Matthew T. Mangino
GateHouse News Service
April 12, 2013
The right to trial by jury is mentioned at least three times in the U.S. Constitution — Article III, Section II; the Sixth Amendment; and the Seventh Amendment. All three references attest to the precept that trial by jury is a bedrock principle of American governance.
Yet, in courtrooms nationwide, many practitioners warn of the “trial penalty.” The trial penalty is widely lamented as a tool for prosecutors. The idea is that sentences for people who go to trial are often greater than sentences for similarly situated defendants who plea bargain.
In some jurisdictions, including federal court, the gap between sentences has gotten so wide that defense attorneys have coined the phrase “plea bargaining coercion,” to portray clients who plead guilty to avoid draconian punishment for exercising their right to trial.
Ohio State University law professor Douglas A. Berman wrote recently that "if the Department of Justice was truly concerned about unwarranted sentencing disparity in financial fraud cases … (rather than with) … defendants who have the temerity to exercise their trial rights … then federal prosecutors ought to consider supporting Ms. Morgan's sentencing appeal.”
Marian Morgan and her husband, John, were arrested for a $28 million Ponzi scheme. John plea bargained for 10 years. Marian went to trial and received a 35-year sentence.
The issue of guilt or innocence seems to have become an afterthought. Defense attorneys complain that the trial penalty has forced defendants to look beyond a claim of innocence and weigh the risk of getting pounded after a guilty verdict.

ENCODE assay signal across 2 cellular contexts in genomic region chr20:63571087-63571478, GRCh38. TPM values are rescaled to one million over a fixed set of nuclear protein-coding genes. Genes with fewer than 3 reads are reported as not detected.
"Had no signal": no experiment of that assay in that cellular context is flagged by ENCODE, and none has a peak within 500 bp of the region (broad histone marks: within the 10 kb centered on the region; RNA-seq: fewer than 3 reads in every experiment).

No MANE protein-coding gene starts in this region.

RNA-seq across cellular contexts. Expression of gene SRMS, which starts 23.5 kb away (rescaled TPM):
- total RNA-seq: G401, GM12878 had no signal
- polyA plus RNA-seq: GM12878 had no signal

“Legislators want to make it easy for prosecutors to get the conviction without having to go to trial,” said Rachel Barkow, a professor of law at New York University. “When you have that attitude,” she told the New York Times, “you penalize people who have the nerve to go to trial.”
The plea bargain, however unpopular or unseemly, is a much needed tool in the administration of justice. If the plea bargain were to disappear the criminal courts would grind to a halt. Last year, U.S. Supreme Court Justice Anthony Kennedy said plea bargaining determines "who goes to jail and for how long. It is not some adjunct to the criminal justice system. It is the criminal justice system.”
Why shouldn’t there be a trial penalty? What reasonably prudent defendant, represented by a reasonably competent attorney, would plead guilty if she knew a conviction at trial would bring the same penalty as pleading guilty. A defendant would have nothing to lose by going to trial. The number of trials would increase as would the direct appeals and collateral challenges.
A system that is already overburdened would be pushed to the limit.
However, the efficiency of the system does not warrant the sacrifice of fundamental constitutional rights. Research conducted in 2005 by professor Candace McCoy of the John Jay College of Criminal Justice found that sentences after trial were as much as nine times longer than sentences for similar offenders who pleaded guilty.
Not everyone agrees. University of Pennsylvania economist David S. Abrams’ empirical research found “longer expected sentences from plea bargains than from trial. This is in sharp contrast to the ‘trial penalty’ theory.” According to Abrams, defendants who reject pleas and go to trial “do substantially better.”
Few share Professor Abrams opinion. Some legal scholars have gone as far as comparing plea bargaining to torture. No judge or prosecutor is going to overtly deny an accused her right to trial. However, the tacit approval of a system that makes it prohibitive for those accused of a crime to exercise their right to trial is wrong and serious thought must be given to how to make it right.
Matthew T. Mangino is of counsel with Luxenberg, Garbett, Kelly and George and the former district attorney for Lawrence County, Pa. You can read his blog at www.mattmangino.com and follow him on Twitter at @MatthewTMangino.
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